Cloudflare launches a privacy-first DNS at

Which Domain Name System provider are you using, gerbils? Most folks are relying on the Domain Name Service (DNS) offered by their internet provider, although some savvy folks are using Google's DNS or perhaps OpenDNS. A new option from Cloudflare just appeared on the public DNS landscape yesterday, and it's simply named after its IPv4 address:

Cloudflare promises that the new service will be both the fastest public DNS as well as the most secure. DNSs are a very easy way for a provider to track and manipulate users' traffic. According to Cloudflare, this idea came about after the US federal government discarded rules restricting ISPs from selling users' browsing data. The company says that its DNS service discards all logs after 24 hours. Cloudflare might have a much harder time building the kind of detailed profile that third parties might be interested in.

Furthermore, DNS services have been used for some time now to manipulate users' traffic. Users have been redirected to sites they didn't intend to visit for commercial reasons, and DNS has been used for censorship, too. As an example, Cloudflare points out how the government of Turkey ordered the country's ISPs to block the entirety of Twitter in 2014. Since Turkey doesn't operate a China-style Great Firewall, users could get back to tweeting by changing DNS providers.

The address—along with the service's backup address—were owned by APNIC, the regional internet registry for the Asia-Pacific region. Thanks to their simplicity, the addresses were apparently being continually overwhelmed by nonsense traffic. Cloudflare discussed its goal to set up a public, high-speed DNS with APNIC, and was offered the use of the addresses. Cloudflare isn't being 100% altruistic; the company also gets the chance to analyze and interpret the garbage data. Still, that seems a generous exchange considering what's on offer to the public.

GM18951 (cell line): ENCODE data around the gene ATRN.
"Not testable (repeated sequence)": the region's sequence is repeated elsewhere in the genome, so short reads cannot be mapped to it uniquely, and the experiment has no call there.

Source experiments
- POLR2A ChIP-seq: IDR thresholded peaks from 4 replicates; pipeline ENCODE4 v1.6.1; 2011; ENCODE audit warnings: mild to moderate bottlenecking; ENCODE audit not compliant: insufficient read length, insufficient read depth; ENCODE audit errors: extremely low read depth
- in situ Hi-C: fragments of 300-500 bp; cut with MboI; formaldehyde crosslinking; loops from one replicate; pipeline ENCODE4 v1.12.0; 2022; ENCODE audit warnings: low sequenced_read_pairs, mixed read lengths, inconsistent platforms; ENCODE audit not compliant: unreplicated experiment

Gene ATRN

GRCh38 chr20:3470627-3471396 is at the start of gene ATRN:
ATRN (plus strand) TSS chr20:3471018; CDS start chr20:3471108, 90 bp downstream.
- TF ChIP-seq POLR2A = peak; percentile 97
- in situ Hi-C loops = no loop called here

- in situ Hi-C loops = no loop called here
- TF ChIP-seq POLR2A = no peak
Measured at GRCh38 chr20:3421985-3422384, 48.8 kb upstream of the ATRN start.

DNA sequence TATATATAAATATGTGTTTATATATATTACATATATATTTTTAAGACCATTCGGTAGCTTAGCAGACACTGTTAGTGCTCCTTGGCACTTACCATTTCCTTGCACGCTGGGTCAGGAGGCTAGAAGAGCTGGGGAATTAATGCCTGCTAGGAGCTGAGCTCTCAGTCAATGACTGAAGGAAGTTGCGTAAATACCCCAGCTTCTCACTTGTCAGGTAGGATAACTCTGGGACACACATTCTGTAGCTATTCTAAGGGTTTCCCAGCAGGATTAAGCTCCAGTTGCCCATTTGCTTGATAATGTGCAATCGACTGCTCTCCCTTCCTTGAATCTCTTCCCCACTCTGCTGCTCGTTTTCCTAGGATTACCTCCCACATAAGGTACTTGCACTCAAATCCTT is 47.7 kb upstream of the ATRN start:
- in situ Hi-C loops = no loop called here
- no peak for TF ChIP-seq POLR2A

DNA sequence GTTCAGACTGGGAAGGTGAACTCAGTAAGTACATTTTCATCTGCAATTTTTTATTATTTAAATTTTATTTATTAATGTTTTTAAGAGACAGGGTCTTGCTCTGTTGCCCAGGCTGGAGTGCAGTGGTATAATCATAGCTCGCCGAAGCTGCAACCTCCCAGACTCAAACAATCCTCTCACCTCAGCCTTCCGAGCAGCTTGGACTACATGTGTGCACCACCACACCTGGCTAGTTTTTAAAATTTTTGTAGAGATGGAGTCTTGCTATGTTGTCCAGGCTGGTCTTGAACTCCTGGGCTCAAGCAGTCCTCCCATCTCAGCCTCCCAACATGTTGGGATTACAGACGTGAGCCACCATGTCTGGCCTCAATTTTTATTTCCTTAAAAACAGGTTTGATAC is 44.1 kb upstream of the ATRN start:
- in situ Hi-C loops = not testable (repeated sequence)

The decision to launch the new service on April Fool's Day is a curious one. Cloudflare says that since has four 1s, it was an obvious choice. Given the date, most people naturally thought it was a joke, though it's clearly not. The company did indeed launch a new privacy-focused, high-speed public DNS on a Sunday that happened to be April Fool's Day, Easter, and smack in the middle of Passover.

If you're keen to try Cloudflare's new DNS for yourself, you can do it right now. The site at has explicit instructions on how to set up the service for Windows devices, Apple machines running macOS or iOS, Linux and Android devices, and even a vague set of steps for setting up routers. Users shouldn't expect a dramatic change in performance, but they might rest easier knowing that their ISPs could have a harder time tracking their presence on the web.

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